JOURNALIST: There has been a case of the New York doctor who has contracted Ebola. Doesn’t that underscore the serious danger of sending medical teams there and how would you explain that to Australians if there was a similar case here in Australia after sending medical teams to West Africa?
PLIBERSEK: There is no question that it is dangerous for medical staff to go to West Africa - no one has ever denied that there is a danger, and that we have to do everything we can to make it as safe as possible for our medical staff. But it comes with risks. What I say to people who are worried about this story of the doctor who has come back to New York is - I understand those fears, I understand those concerns. But we can’t protect Australia if this virus gets out of control. Medical staff who volunteer to go to West Africa know the dangers. The Nurses and Midwives Association have told us that within 12 hours they had 135 nurses ring them to volunteer, to say they were prepared to go to West Africa. Nurses know the dangers of going, doctors know the dangers of going. Why then are they going? They also know that the best way they can contribute to keeping Australia and Australians safe is to go to West Africa and fight the disease there. They have trained all of their professional lives to serve humanity and that’s what they are asking to be allowed to do. They’re asking for the support of their Government to do what they are trained and equipped to do, what they know they must do to help keep Australians safe. It is not without risk, that is clear. But we have medical personnel who are prepared to take that risk with their Government’s support - to keep not just Australians, but the globe safe.
JOURNALIST: You can’t knock the Australian Government however for being unwilling to send Australian personnel into dangerous areas - can you?
PLIBERSEK: I think it’s very important to say that if this virus continues to spread in the way that it has, it will become difficult to keep Australians safe. I’m asking the Government to look ahead to the worst case scenario. The Centres of Disease Control, a very authoritative organisation in the United States is saying on current trajectories we’ll have 1.4 million people infected by the beginning of next year. How does the Government keep Australians safe if that comes to pass?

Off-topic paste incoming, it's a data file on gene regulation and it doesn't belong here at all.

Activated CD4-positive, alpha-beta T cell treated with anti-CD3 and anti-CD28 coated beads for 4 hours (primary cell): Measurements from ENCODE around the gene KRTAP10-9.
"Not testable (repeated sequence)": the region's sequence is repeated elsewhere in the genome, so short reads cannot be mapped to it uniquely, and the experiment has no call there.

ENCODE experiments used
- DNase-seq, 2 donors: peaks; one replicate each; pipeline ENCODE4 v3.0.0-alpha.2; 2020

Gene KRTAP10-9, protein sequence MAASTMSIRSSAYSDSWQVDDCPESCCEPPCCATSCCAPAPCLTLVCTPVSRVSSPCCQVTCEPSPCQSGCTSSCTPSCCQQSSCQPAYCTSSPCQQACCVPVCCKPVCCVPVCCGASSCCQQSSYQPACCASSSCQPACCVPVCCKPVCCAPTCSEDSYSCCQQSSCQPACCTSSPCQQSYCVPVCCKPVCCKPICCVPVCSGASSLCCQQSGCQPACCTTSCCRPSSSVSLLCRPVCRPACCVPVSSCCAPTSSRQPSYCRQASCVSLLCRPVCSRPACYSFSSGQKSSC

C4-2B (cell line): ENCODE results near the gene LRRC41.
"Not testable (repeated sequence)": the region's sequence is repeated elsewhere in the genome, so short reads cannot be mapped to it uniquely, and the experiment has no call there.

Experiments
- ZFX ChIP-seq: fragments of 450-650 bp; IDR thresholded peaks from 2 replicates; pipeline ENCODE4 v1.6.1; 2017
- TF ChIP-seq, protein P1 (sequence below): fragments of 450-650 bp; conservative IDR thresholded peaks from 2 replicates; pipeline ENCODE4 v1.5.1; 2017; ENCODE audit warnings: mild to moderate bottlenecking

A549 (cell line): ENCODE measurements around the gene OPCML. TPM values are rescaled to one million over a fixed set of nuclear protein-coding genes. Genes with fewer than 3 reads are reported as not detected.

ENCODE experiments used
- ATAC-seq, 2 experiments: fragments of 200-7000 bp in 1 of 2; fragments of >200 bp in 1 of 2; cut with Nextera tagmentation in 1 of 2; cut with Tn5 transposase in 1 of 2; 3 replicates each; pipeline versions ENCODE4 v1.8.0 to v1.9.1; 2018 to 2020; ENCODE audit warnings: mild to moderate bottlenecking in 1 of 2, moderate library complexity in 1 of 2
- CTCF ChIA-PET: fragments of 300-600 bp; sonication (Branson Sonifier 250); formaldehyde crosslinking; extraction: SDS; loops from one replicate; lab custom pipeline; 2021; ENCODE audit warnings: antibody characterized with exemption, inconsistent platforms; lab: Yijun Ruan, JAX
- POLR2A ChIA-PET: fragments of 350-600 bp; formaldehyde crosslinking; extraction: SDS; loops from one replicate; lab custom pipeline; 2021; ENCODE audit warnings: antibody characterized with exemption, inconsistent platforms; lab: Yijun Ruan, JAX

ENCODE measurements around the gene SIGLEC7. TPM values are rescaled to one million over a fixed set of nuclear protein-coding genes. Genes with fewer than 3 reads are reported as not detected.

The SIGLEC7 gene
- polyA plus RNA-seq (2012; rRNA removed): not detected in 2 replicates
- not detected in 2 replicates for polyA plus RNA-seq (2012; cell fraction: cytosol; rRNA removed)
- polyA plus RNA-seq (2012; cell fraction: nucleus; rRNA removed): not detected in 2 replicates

JOURNALIST: In Senate Estimates, it was revealed that Australian diplomats have been talking to partner countries about treatment plans. Doesn’t that indicate the Government has been preparing a response [inaudible]?
PLIBERSEK: What was revealed in Senate Estimates is that in September we had official requests from the United States and from the United Kingdom – two of our closest friends and best allies, for Australia to send personnel. It shows that despite those requests the Government has progressed very little.
JOURNALIST: Can I just ask – there will be a state memorial service held for the former Prime Minister Gough Whitlam on the 5th of November. Obviously that will be an extremely special day for the Labor party and millions more Australians.
PLIBERSEK: Well I think you saw an outpouring of national grief on Wednesday for a great man who represented a great Labor tradition. The 5th of November will be a sad day for many Australians, and of course for our Labor family. But it will also be a day of celebration – celebrating a great legacy – a legacy that changed Australia for the better, and changed Australia forever.